Women and Safe Water – The Ripple Effect
April 4, 2011
Senior Vice President and Chief Liaison Officer, Population Services International
Women in most of the developing world have the primary responsibility for managing their household’s water supply. Unfortunately, that is not always their choice. Too often, where water is scarce, women are the ones forced to fetch it -- often traveling long distances on foot, sometimes two or three times a day.
As the primary person responsible for her family’s water supply, a woman gains influence over her family and community. She becomes responsible not only for her family’s water, but also for their health. Research shows that including women in public health projects designed to improve water and sanitation significantly and positively impacts the projects’ long term results. Thus, women in the developing world are the key to resolving global water and sanitation health challenges.
Take Adama Yakuba in Nigeria, for example. She, like the other women in her rural village, would fetch water for her family from a nearby stream. Her kids often became ill after drinking it, so she knew the water wasn’t clean or safe. But, she didn’t know what to do about it. Despite her best efforts to keep her kids healthy, her four year old daughter died due to a particularly severe case of diarrheal disease.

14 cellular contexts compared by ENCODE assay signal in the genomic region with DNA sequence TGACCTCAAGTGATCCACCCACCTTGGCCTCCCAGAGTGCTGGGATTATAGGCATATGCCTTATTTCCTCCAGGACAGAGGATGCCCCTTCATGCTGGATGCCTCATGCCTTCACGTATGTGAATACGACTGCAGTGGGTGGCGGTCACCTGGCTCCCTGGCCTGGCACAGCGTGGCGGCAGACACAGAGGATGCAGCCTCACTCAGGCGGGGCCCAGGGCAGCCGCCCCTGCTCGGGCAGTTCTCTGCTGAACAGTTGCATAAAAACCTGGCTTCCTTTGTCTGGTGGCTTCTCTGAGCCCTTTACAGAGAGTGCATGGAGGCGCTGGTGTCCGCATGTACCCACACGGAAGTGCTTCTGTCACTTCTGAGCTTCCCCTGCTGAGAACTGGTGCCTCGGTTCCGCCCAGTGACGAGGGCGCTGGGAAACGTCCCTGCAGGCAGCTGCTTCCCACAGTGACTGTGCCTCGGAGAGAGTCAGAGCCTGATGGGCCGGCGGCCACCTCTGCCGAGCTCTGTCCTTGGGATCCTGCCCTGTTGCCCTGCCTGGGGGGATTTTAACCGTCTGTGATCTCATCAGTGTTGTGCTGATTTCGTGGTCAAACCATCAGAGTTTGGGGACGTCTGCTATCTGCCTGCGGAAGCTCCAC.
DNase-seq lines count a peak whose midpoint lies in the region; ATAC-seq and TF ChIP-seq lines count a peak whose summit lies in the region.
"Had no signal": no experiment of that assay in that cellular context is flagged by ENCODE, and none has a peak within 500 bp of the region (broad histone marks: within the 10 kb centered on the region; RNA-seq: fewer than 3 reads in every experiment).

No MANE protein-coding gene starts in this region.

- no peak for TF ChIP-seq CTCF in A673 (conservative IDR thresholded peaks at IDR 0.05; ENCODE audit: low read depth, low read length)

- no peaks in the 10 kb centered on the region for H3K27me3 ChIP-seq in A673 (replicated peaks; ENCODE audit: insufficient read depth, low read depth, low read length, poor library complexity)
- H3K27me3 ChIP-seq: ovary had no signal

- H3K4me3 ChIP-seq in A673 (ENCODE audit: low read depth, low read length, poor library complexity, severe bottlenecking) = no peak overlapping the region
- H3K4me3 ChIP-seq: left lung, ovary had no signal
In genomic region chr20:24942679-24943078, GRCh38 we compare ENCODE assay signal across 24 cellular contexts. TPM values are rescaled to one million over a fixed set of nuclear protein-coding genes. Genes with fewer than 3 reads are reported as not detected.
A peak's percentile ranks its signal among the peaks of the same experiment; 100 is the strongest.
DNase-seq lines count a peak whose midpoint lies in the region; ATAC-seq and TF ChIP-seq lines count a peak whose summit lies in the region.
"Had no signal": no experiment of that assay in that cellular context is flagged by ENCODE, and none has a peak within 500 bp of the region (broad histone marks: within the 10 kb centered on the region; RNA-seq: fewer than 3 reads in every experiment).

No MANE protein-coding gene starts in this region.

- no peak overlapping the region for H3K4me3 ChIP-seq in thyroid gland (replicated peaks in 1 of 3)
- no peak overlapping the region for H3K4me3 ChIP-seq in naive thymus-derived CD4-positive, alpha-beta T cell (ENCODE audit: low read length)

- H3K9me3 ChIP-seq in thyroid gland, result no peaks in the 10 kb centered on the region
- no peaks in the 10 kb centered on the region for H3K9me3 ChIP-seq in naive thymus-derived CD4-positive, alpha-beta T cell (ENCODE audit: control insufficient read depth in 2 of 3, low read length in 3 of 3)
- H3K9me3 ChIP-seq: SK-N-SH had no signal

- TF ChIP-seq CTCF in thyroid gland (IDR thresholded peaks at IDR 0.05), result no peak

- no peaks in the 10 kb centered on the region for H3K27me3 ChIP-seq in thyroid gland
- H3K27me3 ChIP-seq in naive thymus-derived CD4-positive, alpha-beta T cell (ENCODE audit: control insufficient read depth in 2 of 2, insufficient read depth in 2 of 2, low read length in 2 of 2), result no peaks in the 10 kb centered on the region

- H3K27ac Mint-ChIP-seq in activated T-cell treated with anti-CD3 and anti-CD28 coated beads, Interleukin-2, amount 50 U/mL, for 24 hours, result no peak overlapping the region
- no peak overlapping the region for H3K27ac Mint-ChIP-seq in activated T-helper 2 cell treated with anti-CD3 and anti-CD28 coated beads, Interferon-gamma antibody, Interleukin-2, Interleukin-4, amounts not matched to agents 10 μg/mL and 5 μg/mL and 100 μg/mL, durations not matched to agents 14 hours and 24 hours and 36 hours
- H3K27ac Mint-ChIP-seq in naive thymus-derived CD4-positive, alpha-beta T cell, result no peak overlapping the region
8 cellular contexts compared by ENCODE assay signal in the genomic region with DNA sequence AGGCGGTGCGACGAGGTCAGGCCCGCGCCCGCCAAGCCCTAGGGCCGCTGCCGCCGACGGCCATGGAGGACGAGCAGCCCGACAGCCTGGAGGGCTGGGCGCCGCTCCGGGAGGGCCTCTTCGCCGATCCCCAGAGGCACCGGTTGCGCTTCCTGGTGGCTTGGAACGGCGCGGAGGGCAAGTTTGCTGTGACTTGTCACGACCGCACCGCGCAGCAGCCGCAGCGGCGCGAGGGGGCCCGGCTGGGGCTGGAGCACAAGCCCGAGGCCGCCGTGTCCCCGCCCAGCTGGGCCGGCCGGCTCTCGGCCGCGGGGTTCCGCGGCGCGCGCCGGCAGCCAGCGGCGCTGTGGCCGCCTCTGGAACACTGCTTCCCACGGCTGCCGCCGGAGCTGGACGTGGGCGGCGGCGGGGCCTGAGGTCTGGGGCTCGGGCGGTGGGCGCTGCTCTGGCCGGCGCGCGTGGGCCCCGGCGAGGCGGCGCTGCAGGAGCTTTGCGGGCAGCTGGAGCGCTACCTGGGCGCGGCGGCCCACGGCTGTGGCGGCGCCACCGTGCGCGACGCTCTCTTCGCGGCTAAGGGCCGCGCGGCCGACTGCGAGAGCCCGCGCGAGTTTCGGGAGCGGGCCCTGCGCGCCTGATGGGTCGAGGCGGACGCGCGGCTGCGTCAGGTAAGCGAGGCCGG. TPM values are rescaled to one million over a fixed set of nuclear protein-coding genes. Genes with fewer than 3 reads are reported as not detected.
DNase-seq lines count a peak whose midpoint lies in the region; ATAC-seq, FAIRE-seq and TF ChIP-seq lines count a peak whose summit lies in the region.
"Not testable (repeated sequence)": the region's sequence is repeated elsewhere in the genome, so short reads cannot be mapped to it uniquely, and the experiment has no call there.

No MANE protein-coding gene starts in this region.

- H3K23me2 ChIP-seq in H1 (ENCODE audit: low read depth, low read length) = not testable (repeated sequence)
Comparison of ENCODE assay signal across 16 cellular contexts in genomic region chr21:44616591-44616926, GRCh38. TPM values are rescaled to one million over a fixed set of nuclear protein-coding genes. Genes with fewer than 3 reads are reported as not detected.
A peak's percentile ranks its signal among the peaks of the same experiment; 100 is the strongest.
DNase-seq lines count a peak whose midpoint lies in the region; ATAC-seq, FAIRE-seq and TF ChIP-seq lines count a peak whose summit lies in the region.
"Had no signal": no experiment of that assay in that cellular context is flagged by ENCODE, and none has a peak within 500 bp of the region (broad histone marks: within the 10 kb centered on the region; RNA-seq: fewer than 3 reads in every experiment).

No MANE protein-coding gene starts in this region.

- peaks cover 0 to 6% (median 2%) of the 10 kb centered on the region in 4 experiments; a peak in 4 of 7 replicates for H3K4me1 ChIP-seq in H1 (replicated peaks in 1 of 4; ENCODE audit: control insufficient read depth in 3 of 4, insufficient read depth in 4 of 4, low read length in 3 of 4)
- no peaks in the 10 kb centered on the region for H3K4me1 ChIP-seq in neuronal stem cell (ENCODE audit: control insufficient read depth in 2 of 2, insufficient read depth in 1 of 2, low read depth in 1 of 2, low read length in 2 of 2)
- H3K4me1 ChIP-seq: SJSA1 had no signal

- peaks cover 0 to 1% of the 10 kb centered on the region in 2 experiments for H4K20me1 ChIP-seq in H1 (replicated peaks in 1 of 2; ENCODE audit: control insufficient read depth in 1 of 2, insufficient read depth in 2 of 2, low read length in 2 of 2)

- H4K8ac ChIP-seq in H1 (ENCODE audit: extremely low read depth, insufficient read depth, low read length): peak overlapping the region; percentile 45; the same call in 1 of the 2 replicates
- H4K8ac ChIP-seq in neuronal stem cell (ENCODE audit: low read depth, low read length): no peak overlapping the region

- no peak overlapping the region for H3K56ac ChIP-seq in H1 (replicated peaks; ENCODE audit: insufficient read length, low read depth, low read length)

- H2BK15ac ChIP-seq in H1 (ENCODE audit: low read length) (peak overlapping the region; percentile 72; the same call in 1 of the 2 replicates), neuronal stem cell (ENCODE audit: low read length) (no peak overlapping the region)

Each year, nearly two million children just like Adama’s die from diarrheal diseases despite the fact that easy, cost-effective products exist that could save those lives. Household water treatments allow vulnerable populations – namely women - to take charge of their water security by providing them with the knowledge and tools to treat their own drinking water.
Adama learned about household water treatment from PSI’s affiliate organization in Nigeria, Society for Family Health (SFH). While she learned too late to save her own daughter, her loss inspired her to do more than just treat her own family’s water. Adama volunteered to be an outreach worker with SFH and became one of the most vibrant safe water volunteers in her community. She targets women at naming ceremonies, weddings, and ante-natal clinics with messages on treating water and preventing diarrhea. Each month, Adama reaches about 150 people and sells an average of 450 bottles of WaterGuard, SFH’s water treatment product. She is the epitome of an empowered woman making wide-reaching and lasting changes within her community.
PSI believes that engaging women like Adama in health interventions has a ripple effect that can positively impact health outcomes in communities and even countries as a whole. Since 1998, PSI has empowered women like Adama to treat more than 93.7 billion liters of water and has helped prevent more than 31.8 million cases of diarrhea, including more than 5.9 million cases in 2010 alone. Adama laments her loss saying: “if I had known about WaterGuard earlier my child would not have had diarrhea and will be alive today.” Her actions demonstrate that by providing women with the knowledge and tools to treat water and make it safe, one woman can change the health and well-being of her entire community.